Therapix Biosciences, the pharma company specializing in the development and commercialization of cannabinoid-based drugs, announced that it filed an application with the FDA to approve an orphan drug designation for a drug (THX-RS01) developed based on the entourage technology, which combines cannabinoid substances in treating Tourette syndrome.
The application was filed after the completion of the pre-clinical phase and proof-of-concept of the entourage technology and further to the Company's preparations towards the development of a drug based on the technology in the context of clinical trials in humans.
The Orphan Drug Act of 1983 was promulgated to set forth the rights of patients suffering from rare medical conditions, and for such purpose, determined several incentives to encourage pharmaceutical companies to invest in research and development in such fields. The Act defines an "orphan drug" as a chemical or biological agent, used in treating rare diseases that affect less than 200,000 patients in the U.S. Among the incentives provided by the Act are a seven-year market exclusivity commencing on the drug's date of approval; tax benefits; participation in development costs; assistance in regulatory proceedings fast-track registrations; and a full exemption from the FDA's drug registration fees.
The entourage technology is based on the combination of cannabinoid substances or cannabinoid analogs with existing drugs. The technology enables improving the treatment of various medical indications by reducing the standard dosages of the drug, while increasing its efficacy and improving its safety profile.
Dr. Elran Haber, TherapixBiosciences' CEO, said, "The filing of the application for an orphan drug designation is an additional step towards the fulfillment of the Company's business and clinical objectives. The orphan designation route, if approved, will enable an accelerated regulatory process that will shorten time-to-market and facilitate the drug's market accessibility. The Company is simultaneously acting to initiate clinical trials that will begin in H2/2016, subject to receipt of the required approvals, including FDA approval for the commencement of trials in THX-TS."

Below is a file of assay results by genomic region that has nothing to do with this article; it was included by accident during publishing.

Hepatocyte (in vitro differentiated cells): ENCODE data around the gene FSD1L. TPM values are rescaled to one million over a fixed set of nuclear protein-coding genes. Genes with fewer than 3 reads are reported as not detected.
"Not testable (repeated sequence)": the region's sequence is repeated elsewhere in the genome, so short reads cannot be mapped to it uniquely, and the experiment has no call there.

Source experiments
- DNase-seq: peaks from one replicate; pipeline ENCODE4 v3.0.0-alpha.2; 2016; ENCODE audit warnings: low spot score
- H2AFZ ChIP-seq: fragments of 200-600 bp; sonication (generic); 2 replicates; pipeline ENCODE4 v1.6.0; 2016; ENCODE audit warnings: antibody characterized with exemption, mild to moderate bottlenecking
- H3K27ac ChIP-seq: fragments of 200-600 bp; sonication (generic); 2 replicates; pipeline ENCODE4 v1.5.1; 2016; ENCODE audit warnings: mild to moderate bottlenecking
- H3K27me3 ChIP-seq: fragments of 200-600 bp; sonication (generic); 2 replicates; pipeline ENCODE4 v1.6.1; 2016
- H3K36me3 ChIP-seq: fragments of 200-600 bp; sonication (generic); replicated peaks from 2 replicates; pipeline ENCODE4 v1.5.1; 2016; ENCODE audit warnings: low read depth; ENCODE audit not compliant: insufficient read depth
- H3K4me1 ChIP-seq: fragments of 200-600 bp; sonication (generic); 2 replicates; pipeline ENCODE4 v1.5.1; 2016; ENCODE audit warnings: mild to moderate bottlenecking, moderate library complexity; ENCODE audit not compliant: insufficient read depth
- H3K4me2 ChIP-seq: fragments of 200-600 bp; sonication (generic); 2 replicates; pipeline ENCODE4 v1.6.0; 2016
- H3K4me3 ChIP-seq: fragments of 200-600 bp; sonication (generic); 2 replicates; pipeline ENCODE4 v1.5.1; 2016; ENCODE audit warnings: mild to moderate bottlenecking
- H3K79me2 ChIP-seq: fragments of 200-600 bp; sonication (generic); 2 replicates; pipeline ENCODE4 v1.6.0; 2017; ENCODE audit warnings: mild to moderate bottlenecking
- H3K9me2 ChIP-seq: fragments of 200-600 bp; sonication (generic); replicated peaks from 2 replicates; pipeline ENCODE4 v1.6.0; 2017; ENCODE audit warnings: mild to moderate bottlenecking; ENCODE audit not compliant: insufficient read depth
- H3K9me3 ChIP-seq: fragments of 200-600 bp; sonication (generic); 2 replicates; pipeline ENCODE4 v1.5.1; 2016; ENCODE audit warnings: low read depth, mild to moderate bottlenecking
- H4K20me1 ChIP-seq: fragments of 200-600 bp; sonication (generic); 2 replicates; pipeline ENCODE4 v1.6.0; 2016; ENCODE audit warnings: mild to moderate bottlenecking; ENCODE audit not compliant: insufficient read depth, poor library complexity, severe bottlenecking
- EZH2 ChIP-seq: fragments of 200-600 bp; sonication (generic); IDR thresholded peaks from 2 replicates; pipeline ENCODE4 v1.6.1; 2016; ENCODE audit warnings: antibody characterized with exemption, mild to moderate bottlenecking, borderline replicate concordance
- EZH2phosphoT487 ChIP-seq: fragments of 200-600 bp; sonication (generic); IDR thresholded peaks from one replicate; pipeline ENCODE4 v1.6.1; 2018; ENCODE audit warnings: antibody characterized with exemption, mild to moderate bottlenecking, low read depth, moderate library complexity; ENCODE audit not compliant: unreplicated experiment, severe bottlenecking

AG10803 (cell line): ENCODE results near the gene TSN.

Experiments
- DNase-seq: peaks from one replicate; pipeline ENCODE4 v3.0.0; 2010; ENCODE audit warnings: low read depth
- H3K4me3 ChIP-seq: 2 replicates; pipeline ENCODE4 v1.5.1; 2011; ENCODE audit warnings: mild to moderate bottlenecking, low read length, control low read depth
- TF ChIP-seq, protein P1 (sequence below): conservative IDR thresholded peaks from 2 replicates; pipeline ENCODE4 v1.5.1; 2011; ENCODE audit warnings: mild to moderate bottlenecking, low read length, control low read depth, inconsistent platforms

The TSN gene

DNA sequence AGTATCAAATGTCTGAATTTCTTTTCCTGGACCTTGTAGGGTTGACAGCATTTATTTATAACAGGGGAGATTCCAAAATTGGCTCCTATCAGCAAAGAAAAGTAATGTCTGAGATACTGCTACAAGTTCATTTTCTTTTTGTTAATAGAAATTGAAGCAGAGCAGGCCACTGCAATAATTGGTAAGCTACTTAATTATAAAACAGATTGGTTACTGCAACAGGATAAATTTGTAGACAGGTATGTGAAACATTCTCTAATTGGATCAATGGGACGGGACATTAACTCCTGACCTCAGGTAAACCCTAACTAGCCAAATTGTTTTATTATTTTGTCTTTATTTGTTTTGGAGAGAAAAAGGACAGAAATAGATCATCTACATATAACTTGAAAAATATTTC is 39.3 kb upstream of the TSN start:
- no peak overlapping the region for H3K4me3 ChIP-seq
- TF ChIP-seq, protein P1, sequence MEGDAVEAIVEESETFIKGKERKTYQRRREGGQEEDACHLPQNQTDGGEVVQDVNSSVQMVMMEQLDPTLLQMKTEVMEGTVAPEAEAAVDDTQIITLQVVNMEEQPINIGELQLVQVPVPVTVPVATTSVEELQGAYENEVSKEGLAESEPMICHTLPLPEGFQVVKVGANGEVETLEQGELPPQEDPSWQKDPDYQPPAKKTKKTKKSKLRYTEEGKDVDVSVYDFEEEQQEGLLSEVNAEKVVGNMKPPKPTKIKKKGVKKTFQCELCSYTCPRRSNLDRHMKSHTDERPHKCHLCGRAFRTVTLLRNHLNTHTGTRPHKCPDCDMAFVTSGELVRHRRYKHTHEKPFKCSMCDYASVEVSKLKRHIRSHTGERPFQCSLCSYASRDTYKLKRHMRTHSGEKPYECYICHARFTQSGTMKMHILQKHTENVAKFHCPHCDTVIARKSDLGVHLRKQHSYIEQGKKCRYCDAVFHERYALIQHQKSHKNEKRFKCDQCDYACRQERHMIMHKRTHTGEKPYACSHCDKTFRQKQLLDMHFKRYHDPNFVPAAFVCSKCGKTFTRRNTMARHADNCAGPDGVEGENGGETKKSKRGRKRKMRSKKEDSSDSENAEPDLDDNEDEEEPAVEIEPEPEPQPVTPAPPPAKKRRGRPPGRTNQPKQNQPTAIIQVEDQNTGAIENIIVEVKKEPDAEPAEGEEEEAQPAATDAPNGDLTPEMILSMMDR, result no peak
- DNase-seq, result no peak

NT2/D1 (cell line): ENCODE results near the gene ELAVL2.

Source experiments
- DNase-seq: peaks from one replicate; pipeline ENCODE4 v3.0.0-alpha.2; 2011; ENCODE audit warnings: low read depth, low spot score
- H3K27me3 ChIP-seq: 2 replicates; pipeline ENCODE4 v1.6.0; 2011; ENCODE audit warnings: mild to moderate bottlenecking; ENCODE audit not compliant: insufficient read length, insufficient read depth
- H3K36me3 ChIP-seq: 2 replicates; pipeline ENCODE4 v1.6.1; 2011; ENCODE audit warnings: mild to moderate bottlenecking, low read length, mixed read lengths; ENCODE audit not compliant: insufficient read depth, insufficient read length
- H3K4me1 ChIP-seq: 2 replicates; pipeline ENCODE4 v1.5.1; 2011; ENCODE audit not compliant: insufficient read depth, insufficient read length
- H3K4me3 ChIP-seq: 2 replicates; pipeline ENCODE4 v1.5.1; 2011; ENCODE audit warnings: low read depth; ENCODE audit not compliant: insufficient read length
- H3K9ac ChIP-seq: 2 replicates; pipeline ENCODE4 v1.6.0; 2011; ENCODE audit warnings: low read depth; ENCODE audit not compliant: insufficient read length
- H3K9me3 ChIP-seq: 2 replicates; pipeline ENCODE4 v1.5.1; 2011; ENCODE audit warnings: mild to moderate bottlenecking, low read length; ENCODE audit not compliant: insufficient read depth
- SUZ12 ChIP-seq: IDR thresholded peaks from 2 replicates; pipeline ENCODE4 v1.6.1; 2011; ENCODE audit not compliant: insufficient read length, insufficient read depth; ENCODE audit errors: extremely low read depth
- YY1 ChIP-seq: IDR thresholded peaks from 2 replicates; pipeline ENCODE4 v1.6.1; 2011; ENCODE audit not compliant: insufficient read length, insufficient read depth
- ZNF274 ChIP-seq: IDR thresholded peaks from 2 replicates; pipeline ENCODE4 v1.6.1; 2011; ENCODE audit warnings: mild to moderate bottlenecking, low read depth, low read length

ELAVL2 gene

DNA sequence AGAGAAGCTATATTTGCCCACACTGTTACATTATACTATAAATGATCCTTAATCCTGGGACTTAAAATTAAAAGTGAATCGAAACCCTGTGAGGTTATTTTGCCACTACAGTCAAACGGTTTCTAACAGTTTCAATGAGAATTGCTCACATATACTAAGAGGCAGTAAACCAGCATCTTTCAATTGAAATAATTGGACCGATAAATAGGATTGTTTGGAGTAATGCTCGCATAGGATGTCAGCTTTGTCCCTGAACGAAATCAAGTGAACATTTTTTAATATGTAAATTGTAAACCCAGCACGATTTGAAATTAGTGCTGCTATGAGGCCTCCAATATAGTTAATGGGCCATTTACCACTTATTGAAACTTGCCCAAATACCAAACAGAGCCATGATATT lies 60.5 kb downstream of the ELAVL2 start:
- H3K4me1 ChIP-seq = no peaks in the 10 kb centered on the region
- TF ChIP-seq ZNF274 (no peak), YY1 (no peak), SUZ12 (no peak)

Several days ago, the company announced the joining of internationally renowned experts, from Israel and the world, to the scientific board and the company's team of consultants, including James Leckman, a child psychiatrist, psychiatrist and physician at Yale University; Kirsten Müller-Vahl, Professor of Psychiatry at the Department of Psychiatry, Socialpsychiatry and Psychotherapy of the Hannover Medical School, Germany; Michael Davidson, Professor of Psychiatry and Chairman of the Stuckinski Centre for Alzheimer's Disease Research in Ramat Gan; Avi Weizman, Professor of Psychiatry at Tel Aviv University and Director of the Center and Head of Geha Mental Health Center's Research Unit; and Dr. Michael Bloch, a Yale University School of Medicine graduate.
The new experts will join Prof. Raphael Mechoulam, who identified the active compound in cannabis, THC, on the advisory board, and Dr. Yafit Stark, a vice president at Teva serving on the company's board of directors.